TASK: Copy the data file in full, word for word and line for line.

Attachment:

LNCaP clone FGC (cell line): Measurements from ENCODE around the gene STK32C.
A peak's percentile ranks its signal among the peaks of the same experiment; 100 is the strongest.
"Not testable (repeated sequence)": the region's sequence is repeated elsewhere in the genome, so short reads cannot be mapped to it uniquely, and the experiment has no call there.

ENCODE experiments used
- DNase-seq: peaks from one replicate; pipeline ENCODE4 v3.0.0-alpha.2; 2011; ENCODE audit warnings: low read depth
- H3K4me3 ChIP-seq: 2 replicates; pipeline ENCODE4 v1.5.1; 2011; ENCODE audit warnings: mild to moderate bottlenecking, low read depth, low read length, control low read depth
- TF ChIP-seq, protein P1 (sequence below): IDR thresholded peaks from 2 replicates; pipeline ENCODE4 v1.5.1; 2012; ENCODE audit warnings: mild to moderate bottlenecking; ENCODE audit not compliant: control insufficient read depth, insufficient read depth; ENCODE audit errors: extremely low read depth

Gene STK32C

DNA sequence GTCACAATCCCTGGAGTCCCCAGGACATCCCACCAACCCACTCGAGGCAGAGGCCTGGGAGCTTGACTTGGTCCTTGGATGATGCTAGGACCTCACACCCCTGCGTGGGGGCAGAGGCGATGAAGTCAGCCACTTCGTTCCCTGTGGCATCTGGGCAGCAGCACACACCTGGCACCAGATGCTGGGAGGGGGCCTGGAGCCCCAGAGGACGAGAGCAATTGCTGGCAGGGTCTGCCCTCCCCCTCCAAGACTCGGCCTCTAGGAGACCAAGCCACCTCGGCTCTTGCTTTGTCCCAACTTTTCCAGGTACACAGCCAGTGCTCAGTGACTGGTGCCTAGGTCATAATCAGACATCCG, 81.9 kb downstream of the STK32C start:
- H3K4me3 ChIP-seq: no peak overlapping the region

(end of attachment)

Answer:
LNCaP clone FGC (cell line): Measurements from ENCODE around the gene STK32C.
A peak's percentile ranks its signal among the peaks of the same experiment; 100 is the strongest.
"Not testable (repeated sequence)": the region's sequence is repeated elsewhere in the genome, so short reads cannot be mapped to it uniquely, and the experiment has no call there.

ENCODE experiments used
- DNase-seq: peaks from one replicate; pipeline ENCODE4 v3.0.0-alpha.2; 2011; ENCODE audit warnings: low read depth
- H3K4me3 ChIP-seq: 2 replicates; pipeline ENCODE4 v1.5.1; 2011; ENCODE audit warnings: mild to moderate bottlenecking, low read depth, low read length, control low read depth
- TF ChIP-seq, protein P1 (sequence below): IDR thresholded peaks from 2 replicates; pipeline ENCODE4 v1.5.1; 2012; ENCODE audit warnings: mild to moderate bottlenecking; ENCODE audit not compliant: control insufficient read depth, insufficient read depth; ENCODE audit errors: extremely low read depth

Gene STK32C

DNA sequence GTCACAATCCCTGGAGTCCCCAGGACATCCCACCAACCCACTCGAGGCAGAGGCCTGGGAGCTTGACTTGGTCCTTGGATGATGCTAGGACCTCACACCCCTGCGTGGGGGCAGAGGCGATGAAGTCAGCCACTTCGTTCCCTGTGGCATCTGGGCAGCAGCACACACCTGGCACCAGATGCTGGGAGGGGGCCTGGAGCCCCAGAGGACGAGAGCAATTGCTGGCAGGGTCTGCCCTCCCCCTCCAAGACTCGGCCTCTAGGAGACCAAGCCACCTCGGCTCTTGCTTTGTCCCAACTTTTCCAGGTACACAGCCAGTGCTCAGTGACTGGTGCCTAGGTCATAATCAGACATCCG, 81.9 kb downstream of the STK32C start:
- H3K4me3 ChIP-seq: no peak overlapping the region